I’m asked, either directly or more often – indirectly, about when it’s best to retire. Or some version of “what is the best retirement age?”
And as you might suspect, as with many personal finance matters, it’s more personal and less of a purely financial decision.
In other words, it depends.
In fact, according to the Social Security Administration (SSA), their definition of your “full retirement age (FRA)” depends on when you were born.
As you’ll see in the chart on this page from the SSA, if you were born in 1937 or earlier, your FRA is 65.
If you were born in 1960 or later, your FRA is 67.
And if you were born between 1937 and 1960, your FRA will fall somewhere between 65 and 2 months to 66 and 10 months.
But these full retirement ages really only impact your Social Security retirement benefits, if you’re eligible to receive them.
And regardless of the year you were born or when your FRA is, you can still retire whenever you want. Your retirement date can be completely different than when you elect to start receiving your Social Security retirement benefits.
So, your Social Security decisions can relate your best retirement age, but they aren’t necessarily dependent upon it.
Another perspective on when the best time to retire involves the timing of accessing accumulated retirement savings.
If you have money in a 401k, 403b, IRA or other tax-deferred retirement accounts, in most cases (not all) you can’t access these funds prior to age 59 1/2 without paying a 10% penalty.
This is in addition to this money likely being taxed as ordinary income in the year you take it out of your retirement account.
So if you’re planning to retire prior to age 59 1/2, be sure to consider the accessibility and potential tax liability associated with funds in your retirement accounts.
Among the possible exceptions to the penalty associated with taking funds from a company retirement account prior to 59 1/2, one of the most notable is also tied to your age.
If you retire (or are terminated) from your job at age 55 or later, you can take funds from your employer retirement plan (401k, 403b, etc.) without penalty.
Note: this only applies to your current employer plan; not any retirement plans from prior employers.
This doesn’t mean 55 is the best retirement age any more than another age. But it’s one more financial item for you to consider.
If you’re eligible for a company pension, many of these benefits are dependent upon your age.
For example, I’ve encountered many pension plans where you can start eligible benefits as soon as you retire. But if your retirement is before age 65, for example, your benefits might be reduced.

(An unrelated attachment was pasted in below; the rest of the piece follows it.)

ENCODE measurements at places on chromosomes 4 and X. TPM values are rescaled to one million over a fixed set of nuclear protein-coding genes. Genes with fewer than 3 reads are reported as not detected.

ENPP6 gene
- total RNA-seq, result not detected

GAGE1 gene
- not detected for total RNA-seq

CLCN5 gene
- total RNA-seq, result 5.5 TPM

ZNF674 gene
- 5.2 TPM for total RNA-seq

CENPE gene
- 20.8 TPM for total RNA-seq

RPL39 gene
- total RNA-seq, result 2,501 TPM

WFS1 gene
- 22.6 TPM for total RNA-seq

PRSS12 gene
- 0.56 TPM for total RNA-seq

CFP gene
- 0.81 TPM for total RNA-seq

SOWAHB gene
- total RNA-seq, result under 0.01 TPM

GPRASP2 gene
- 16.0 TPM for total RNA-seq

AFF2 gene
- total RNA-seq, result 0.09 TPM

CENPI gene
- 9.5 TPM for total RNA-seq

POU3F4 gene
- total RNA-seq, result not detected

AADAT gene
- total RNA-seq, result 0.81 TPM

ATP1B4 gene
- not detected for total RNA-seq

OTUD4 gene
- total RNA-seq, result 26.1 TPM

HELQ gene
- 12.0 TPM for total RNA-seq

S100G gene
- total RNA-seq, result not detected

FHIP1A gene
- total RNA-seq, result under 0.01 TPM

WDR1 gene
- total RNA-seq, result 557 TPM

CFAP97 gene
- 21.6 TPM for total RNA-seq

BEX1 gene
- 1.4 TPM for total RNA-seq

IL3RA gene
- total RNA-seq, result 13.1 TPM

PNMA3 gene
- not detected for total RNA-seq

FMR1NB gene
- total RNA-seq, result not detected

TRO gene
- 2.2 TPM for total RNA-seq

And if you’re eligible for a pension but defer benefits for one or more years after you retire, you might be eligible for a higher benefit amount.
The above are just a few of the factors that might impact your decision about the best age to retire.
But ultimately, you only get one shot at life.
I only get one shot at life.
None of us are getting out of here alive.
So while you want to make smart, informed decisions about the best retirement age for your situation, be sure not to focus solely on the financial considerations.
Be sure to also think about your life and your lifestyle.
Think about your health and how you want to spend time in retirement.
Consider your family and friends and how much you want to spend time with them while you can.
Life is precious and tomorrow isn’t promised.
My advice: retire as soon as you’re confidently and comfortably able to.
And let’s be honest… we each have our own ideas and opinions about what retirement means to us. I encourage you to define your own unique version of retirement success and let that be the guide star in your retirement planning.
If you’re thinking about your own retirement and would like some assistance in figuring out how soon you can confidently and comfortably plan to retire, get in touch and let me know. That’s what I do for folks like you.
And as far as the best retirement age?
Well, ultimately you’ll be the best judge of that. That’s the “personal” part of personal financial planning.
P.S. – Many of the professional women I work with and am introduced to want to discuss how they can help support and take care of their aging parents. And while this is an important conversation to have, it’s important that they don’t jeopardize their own financial situation in the process.
Note: none of the above constitutes tax or legal advice. Please consult the advice of a qualified legal or tax advisor regarding your own situation.